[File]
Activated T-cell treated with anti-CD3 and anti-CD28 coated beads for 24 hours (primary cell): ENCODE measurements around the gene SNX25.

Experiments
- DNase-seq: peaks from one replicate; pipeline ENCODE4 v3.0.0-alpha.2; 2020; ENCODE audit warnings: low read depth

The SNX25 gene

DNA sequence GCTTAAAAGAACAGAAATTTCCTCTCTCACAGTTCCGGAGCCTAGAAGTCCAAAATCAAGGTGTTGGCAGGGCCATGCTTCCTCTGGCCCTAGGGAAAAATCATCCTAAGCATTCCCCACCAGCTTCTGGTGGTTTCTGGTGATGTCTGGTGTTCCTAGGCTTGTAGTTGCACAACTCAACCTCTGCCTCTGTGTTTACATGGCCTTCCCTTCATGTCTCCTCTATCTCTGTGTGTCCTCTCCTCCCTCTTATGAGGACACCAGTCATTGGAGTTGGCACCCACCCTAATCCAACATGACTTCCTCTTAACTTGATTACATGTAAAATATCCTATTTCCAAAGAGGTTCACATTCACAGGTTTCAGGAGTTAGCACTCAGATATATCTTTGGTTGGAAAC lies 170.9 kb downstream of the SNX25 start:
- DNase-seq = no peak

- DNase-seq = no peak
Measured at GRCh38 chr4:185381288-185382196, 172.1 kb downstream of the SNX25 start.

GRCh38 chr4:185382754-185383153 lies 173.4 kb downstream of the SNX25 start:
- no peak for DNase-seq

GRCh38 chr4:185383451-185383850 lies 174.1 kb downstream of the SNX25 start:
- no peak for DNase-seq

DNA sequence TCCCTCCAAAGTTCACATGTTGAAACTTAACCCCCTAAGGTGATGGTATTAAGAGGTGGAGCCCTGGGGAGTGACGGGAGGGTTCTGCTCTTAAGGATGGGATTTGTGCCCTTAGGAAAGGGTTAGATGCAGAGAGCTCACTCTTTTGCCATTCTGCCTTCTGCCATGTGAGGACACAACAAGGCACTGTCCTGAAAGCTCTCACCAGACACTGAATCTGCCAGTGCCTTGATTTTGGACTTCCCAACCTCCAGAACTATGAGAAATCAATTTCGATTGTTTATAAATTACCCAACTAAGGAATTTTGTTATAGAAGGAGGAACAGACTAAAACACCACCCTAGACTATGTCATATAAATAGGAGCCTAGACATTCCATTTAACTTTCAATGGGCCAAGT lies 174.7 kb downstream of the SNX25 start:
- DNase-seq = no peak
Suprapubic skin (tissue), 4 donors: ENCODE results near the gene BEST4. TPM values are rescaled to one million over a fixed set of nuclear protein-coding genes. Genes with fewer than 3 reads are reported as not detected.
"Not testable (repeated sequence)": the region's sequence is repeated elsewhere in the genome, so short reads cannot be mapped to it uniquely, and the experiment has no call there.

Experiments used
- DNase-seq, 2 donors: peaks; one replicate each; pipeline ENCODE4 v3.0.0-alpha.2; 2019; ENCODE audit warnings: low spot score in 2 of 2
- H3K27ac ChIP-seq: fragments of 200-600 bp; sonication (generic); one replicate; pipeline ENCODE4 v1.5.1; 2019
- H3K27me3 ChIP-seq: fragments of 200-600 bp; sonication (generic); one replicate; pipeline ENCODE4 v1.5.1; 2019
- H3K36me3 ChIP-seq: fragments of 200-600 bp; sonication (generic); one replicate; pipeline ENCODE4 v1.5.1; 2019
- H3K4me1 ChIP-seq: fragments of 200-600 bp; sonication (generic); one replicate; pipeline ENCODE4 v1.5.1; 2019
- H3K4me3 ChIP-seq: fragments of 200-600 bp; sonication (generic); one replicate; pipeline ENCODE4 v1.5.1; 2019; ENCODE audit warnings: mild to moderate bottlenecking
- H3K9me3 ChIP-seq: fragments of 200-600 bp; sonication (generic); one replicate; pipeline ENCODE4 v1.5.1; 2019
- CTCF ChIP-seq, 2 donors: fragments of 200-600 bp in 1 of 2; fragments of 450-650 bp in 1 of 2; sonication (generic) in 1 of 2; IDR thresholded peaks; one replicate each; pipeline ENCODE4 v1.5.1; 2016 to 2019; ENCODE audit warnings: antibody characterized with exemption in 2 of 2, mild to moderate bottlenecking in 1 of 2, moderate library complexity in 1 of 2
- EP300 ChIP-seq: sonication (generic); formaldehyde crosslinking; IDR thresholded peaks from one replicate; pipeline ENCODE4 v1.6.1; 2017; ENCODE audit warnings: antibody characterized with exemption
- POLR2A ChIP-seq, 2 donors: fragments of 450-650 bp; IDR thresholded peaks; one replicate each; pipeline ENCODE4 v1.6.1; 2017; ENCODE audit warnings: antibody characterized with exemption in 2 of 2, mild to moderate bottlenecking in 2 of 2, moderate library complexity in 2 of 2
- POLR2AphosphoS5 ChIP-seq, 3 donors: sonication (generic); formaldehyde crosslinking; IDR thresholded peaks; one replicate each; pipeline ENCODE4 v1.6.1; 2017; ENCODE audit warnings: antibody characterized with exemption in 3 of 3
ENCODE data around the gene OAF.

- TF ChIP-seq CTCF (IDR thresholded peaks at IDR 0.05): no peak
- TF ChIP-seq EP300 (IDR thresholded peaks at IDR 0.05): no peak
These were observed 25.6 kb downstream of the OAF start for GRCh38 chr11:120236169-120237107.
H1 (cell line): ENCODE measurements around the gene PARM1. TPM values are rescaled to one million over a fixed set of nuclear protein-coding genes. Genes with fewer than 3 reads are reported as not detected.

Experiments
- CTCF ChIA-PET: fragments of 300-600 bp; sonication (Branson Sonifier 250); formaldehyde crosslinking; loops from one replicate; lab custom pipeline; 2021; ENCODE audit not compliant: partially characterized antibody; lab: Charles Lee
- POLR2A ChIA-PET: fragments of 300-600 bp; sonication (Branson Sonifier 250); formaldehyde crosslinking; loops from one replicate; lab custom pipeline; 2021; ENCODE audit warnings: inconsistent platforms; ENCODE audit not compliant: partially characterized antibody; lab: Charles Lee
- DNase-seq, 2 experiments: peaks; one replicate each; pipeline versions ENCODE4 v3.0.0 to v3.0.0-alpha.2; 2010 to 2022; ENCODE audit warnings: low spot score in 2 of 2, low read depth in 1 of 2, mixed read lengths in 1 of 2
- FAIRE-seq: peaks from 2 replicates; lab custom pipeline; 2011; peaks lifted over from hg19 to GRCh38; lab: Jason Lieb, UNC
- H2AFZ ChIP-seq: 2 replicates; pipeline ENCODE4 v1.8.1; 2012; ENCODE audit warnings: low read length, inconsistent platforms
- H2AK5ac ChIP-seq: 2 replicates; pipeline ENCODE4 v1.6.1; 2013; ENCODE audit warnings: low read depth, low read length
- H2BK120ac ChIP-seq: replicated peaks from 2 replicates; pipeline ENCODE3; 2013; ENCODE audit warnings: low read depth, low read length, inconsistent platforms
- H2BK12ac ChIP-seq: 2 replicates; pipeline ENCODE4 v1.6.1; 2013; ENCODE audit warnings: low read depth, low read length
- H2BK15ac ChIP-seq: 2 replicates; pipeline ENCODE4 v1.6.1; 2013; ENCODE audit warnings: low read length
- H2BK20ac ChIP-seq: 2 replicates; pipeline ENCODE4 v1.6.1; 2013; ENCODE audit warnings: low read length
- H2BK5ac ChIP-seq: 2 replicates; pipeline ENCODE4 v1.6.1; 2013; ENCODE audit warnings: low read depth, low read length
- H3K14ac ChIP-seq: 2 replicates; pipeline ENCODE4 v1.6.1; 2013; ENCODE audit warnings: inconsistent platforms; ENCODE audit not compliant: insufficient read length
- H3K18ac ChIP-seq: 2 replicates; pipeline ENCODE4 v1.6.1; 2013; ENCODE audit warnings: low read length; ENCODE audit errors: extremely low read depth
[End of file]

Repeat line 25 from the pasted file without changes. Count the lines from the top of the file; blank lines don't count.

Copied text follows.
- CTCF ChIP-seq, 2 donors: fragments of 200-600 bp in 1 of 2; fragments of 450-650 bp in 1 of 2; sonication (generic) in 1 of 2; IDR thresholded peaks; one replicate each; pipeline ENCODE4 v1.5.1; 2016 to 2019; ENCODE audit warnings: antibody characterized with exemption in 2 of 2, mild to moderate bottlenecking in 1 of 2, moderate library complexity in 1 of 2